influx of arms and ammunition from Mali,
Chad and Libya.
Breaking the silence and the way forward
President Buhari has been accused of
adding his silence to the violence emerging
in the southeast. However, the president has
broken his long silence. Placing action ahead
of words, Buhari has condemned the attacks
by the Fulani herdsmen, and directed a
crackdown on the killers.
The president gave the order on Wednesday,
April 27, asking security chiefs to secure
areas where the suspected killer herders are
functioning.
He has directed the chief of defence staff,
Major General Abayomi Olonishakin, and the
IGP, Solomon Arase, to go after the
herdsmen who are terrorising people around
the country .

“Ending the recent upsurge of attacks on
communities by herdsmen reportedly armed
with sophisticated weapons is now a priority
on the Buhari administration’s agenda for
enhanced national security and the armed
forces and police have clear instructions to
take all necessary action to stop the carnage,”
said the president .
It is on record that Nigeria celebrated a
major victory against Boko Haram last year
when the military, supported by the Republic
of Chad, Niger and Cameroon, launched an
aggressive attack against the insurgency
over a six-week period. This culminated in
the recapturing of a large part of the
territory previously under Boko Haram’s
control.
The destruction of these camps yielded 128
suspected Boko Haram members to the
Borno state government. After being
interrogated by the Nigerian army, the
suspects were released to the state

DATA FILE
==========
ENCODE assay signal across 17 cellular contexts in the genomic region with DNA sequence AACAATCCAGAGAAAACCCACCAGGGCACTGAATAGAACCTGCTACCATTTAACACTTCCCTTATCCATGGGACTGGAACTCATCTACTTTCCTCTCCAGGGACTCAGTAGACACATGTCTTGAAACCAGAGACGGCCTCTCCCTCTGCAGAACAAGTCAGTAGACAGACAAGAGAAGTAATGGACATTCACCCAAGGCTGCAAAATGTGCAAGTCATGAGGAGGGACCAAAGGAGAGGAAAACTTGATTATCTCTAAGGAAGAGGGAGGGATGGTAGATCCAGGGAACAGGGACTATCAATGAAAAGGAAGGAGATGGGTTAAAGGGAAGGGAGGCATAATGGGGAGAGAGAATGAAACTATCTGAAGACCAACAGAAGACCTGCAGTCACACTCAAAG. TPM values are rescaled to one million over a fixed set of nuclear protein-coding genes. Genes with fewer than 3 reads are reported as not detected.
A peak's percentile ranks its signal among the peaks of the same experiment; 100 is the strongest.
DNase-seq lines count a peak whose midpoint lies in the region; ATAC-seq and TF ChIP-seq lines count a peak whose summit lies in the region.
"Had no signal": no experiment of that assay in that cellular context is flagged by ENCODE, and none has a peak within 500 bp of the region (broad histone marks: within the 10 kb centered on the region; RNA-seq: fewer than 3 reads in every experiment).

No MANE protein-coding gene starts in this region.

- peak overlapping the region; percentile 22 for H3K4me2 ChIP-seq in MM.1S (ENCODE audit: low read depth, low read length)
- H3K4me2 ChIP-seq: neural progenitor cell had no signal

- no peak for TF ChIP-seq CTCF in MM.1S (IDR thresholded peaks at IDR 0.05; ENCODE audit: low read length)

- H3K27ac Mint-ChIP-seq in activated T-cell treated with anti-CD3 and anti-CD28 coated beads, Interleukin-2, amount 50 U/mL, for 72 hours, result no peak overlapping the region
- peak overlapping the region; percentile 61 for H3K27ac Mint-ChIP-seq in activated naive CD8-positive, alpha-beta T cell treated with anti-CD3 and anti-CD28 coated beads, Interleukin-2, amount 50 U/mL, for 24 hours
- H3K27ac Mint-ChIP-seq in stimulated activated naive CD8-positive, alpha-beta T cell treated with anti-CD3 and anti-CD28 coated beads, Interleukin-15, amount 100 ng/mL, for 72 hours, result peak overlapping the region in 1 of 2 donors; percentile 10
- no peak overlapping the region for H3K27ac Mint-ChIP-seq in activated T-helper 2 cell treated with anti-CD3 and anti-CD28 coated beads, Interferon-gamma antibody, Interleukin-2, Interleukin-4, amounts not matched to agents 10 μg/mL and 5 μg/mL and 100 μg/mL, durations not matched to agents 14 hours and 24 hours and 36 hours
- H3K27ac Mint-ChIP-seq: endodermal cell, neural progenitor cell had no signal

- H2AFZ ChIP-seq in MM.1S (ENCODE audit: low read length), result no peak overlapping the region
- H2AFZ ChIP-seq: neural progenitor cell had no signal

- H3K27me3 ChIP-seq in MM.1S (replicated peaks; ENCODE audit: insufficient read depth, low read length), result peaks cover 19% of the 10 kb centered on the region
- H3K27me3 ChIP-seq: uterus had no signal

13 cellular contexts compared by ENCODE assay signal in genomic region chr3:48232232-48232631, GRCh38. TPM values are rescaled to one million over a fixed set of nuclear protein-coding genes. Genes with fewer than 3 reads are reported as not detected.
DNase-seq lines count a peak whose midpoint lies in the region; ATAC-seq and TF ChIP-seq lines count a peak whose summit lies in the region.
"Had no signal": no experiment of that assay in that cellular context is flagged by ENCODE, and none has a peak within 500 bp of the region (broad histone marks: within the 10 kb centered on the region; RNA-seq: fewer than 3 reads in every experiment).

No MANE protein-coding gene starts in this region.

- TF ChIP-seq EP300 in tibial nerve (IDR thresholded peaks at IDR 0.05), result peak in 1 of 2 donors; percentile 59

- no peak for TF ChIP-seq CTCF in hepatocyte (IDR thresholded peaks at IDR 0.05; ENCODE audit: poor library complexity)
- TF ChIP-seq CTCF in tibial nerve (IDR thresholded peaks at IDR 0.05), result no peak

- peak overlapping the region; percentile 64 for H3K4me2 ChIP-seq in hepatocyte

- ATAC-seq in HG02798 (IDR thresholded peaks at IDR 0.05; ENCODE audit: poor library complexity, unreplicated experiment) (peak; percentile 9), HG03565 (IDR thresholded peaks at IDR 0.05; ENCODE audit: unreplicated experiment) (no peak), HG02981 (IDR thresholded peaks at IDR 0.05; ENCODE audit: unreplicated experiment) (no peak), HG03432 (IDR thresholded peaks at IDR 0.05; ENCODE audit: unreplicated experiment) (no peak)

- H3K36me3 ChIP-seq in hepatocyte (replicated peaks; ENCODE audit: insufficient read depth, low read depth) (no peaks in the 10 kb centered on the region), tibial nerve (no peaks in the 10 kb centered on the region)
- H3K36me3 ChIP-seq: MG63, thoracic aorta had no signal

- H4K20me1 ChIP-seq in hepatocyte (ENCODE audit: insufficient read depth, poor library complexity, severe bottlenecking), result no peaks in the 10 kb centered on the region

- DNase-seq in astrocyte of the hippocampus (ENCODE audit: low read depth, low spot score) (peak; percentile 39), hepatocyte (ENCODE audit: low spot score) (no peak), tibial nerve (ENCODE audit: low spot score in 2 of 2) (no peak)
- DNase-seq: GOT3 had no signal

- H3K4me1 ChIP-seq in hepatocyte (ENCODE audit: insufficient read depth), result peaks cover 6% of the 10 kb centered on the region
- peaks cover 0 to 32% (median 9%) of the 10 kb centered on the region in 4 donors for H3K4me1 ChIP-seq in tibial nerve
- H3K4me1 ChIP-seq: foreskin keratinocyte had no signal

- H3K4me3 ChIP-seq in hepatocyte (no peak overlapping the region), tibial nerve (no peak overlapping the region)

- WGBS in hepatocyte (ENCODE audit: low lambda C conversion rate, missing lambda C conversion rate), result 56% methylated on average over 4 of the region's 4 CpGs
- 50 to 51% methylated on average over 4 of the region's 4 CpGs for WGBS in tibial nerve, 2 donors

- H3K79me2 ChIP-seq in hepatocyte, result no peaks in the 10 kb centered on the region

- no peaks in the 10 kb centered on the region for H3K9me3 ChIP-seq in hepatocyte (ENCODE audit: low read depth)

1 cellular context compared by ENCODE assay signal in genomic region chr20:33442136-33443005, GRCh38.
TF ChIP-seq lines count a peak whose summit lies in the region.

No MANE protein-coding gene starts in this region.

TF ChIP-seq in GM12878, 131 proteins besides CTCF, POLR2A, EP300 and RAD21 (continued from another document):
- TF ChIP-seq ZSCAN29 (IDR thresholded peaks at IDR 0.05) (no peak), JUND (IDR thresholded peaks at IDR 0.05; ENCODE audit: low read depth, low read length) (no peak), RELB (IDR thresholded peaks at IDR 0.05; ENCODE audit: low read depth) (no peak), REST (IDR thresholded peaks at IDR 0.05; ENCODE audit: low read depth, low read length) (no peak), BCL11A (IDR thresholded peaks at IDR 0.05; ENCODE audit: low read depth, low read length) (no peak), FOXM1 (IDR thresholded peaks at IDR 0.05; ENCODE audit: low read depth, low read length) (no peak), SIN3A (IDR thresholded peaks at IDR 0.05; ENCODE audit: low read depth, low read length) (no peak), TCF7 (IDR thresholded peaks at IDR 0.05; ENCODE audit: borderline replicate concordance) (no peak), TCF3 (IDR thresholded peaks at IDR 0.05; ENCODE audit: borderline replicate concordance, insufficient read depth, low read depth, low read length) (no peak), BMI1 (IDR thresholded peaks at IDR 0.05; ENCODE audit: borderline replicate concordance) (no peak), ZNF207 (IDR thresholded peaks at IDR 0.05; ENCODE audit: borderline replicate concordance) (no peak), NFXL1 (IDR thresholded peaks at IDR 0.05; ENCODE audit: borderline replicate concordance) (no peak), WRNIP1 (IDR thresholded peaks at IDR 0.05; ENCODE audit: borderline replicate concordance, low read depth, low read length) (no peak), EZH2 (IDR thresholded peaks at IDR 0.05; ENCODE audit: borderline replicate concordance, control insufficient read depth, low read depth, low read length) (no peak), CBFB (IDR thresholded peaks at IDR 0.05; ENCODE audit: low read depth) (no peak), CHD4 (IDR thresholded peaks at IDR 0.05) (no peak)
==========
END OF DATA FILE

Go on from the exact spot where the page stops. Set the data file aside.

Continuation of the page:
government, which stated that they had no
ties to the radical group.
The chief of army staff, Lt.-Gen. Tukur
Buratai, presented the released suspects
comprising of 109 men, seven women, 11
boys and one unattached teenager, to the
state governor, Kashim Shettima.
Though the military seemed to have been
successful in dampening the energy of the
terrorist group, the sect’s mode of operation
has continued to change. There have been
several cases of relapses and reports of the
jihadists constantly ambushing security
operatives and even taking the war to
Nigerian security operatives.
The acting general officer commanding 7
division of the Nigerian army, Brigadier
General Victor Ezugwu, escaped an attack
by Boko Haram fighters who ambushed his
convey enroute to a visit to troops in Bama
about 8.30am on Tuesday, April 19.
During the attack a soldier was killed while
two others were injured. Soldiers attached to
Ezugwu’s convoy were able to repel the
attack by the insurgents, killing some of the
terrorists in the process.
Meanwhile there are depressing reports that
the Nigerian army is yet to retrieve the dead
bodies of soldiers killed in Gubio , Borno
state, during a Boko Haram ambush, a
soldier at the war front claimed.
Speaking to The Cable, the soldier said
despite the successes recorded since
President Muhammadu Buhari came to
power, the Boko Haram insurgents were still
fully in control of Gubio. He added that the
army has not been able to penetrate Gubio
because of the insurgents’ “superior fire
power”, and has not been able to retrieve
the bodies.

On Wednesday, April 27, a controversial
report emerged, showing photographs of
items captured by Boko Haram fighters from
Nigerian troops in Borno state recently .